In the summer of 2019, one could have described a stroll through the streets of Istanbul or along the coast in Santorini as bustling. There would have been a great mix of cultures, languages and people around. Fast forward to 2020, and those same destinations were likely eerily empty, echoing the silence of the global tourism industry grappling with the COVID-19 pandemic. However, 2023 presented a glimmer of hope. Air travel has made a remarkable comeback, with weekly numbers poised to surpass pre-pandemic 2019 levels for the first time in four years. Although annual figures have not fully recovered, the weekly trends of increased air travel are promising, highlighting the vital role of international tourism in the resurgence of developing economies.
Importance of International Tourism to Developing Economies
One can characterize many developing economies as “tourism-dependent.” These countries are usually small or isolated, such as Jamaica, Aruba or the Dominican Republic. Other larger countries, with still developing economies can be classified as heavily reliant on tourism, including Thailand, Greece, Croatia, Turkey and Mexico. These countries, having limited diversified economic streams, are prone to higher poverty levels and were hit particularly hard by the pandemic’s impact on the tourism industry. The percentage of the population classified as ‘the working poor’ is significantly higher in these countries, and the removal of a prominent economic stream exacerbated their challenges.
COVID-19’s Impact on International Tourism
The pandemic caused international tourism to plummet by a staggering 83% in 2020, with 2.40 billion tourists worldwide. This was an abrupt disruption for tourism-dependent economies, whose average net international tourism revenues were a significant portion of GDP in the years preceding 2020. Examples include the following nations and tourism’s contribution to their GDP:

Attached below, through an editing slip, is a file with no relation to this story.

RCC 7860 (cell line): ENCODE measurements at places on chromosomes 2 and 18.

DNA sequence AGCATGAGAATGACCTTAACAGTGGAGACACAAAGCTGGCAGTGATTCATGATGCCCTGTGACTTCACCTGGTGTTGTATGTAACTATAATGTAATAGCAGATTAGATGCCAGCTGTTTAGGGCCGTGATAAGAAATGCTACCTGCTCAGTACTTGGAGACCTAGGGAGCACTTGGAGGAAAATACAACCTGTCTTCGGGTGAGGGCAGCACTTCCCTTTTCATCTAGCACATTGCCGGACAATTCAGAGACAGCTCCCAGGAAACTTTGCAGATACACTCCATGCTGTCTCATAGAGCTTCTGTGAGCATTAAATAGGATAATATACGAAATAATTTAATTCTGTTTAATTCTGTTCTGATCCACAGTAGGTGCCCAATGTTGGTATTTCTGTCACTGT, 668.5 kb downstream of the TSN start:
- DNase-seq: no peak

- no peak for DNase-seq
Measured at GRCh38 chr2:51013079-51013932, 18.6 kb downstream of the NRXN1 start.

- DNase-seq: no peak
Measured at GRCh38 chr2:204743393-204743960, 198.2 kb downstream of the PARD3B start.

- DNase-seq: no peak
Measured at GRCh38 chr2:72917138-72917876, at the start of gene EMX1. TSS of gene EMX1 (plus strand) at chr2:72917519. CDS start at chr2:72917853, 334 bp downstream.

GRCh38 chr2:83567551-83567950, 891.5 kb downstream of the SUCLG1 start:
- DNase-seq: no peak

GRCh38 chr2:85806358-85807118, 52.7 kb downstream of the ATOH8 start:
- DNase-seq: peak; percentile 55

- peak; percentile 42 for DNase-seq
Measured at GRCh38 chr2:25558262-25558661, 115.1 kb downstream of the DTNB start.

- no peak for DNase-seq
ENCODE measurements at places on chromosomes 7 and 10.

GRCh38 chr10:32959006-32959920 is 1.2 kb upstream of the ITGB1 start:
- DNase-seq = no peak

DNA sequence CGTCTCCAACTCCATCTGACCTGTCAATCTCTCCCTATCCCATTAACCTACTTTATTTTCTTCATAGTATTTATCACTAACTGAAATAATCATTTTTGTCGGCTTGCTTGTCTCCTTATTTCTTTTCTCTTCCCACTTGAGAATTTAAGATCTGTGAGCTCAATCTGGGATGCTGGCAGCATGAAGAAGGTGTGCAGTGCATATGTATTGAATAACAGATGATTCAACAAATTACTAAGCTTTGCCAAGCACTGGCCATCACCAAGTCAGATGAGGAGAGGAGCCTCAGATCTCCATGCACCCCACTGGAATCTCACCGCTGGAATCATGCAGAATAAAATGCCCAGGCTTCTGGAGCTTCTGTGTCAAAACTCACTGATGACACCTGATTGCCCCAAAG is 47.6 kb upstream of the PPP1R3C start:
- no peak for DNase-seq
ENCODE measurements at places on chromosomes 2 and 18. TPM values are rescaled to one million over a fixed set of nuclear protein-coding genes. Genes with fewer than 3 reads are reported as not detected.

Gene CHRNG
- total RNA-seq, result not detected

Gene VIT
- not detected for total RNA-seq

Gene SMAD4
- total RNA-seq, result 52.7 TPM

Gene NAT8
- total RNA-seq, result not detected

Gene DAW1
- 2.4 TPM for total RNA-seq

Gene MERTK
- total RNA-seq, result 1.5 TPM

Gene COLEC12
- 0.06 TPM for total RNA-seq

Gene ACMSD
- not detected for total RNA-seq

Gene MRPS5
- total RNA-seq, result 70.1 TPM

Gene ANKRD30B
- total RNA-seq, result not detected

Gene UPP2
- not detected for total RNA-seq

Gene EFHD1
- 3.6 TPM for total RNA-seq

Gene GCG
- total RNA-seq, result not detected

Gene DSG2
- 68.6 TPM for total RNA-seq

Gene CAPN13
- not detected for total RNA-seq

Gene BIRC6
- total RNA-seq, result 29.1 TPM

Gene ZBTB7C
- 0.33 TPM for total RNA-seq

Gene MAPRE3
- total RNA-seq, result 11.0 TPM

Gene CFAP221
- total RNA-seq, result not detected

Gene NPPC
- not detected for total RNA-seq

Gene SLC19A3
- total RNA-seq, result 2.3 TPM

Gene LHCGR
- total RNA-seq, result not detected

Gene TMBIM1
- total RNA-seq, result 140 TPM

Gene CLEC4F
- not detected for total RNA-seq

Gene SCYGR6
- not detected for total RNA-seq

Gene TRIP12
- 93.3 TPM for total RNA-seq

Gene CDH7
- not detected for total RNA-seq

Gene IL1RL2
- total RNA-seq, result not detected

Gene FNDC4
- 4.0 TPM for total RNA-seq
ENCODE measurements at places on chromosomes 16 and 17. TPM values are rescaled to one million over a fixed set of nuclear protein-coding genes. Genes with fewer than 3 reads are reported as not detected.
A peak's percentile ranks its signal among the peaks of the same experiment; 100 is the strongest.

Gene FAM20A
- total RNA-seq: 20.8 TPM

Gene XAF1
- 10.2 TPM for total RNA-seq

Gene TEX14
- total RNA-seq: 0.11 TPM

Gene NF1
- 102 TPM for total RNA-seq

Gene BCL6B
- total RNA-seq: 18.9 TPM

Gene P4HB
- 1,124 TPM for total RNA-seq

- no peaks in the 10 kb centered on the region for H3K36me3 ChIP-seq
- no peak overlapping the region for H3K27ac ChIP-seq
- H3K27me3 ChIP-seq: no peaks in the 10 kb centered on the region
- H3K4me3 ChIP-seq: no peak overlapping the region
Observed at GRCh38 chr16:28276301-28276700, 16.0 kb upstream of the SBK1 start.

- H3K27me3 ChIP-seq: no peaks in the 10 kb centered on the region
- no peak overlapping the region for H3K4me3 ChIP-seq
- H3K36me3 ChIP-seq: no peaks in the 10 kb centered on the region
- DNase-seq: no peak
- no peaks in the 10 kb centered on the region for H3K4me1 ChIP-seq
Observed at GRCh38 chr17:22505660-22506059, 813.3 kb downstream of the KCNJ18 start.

- Croatia, 15%
- The Dominican Republic, 8%
- Thailand, 8%
- Greece, 7%
For the countries where economies are still developing and tourism makes up a significant part of the GDP, the sudden lack of tourism diminished revenue streams and removed jobs, which increased unemployment and negatively impacted the “working poor” the most, compounding poverty and its subsequent issues. A specific example of this is Santorini, where it is estimated that nearly 75% of the population depends on tourism for income.
COVID-19 Relief Initiatives and Their Impact on Tourism Industries
It is important to mention initiatives that were instituted to help combat the negative impacts of decreased tourism in these countries. In Greece, the government implemented a fiscal package of measures totaling about 13.7% of GDP in 2020, including loan guarantees, health spending, temporary financial support to vulnerable individuals, extension of unemployment benefits, support for short-term employment, subsidies to households and fiscal support to hard hit businesses, including the travel and tourism industry. The measures helped support those the lack of tourism impacted, as well as individuals living in poverty in the country.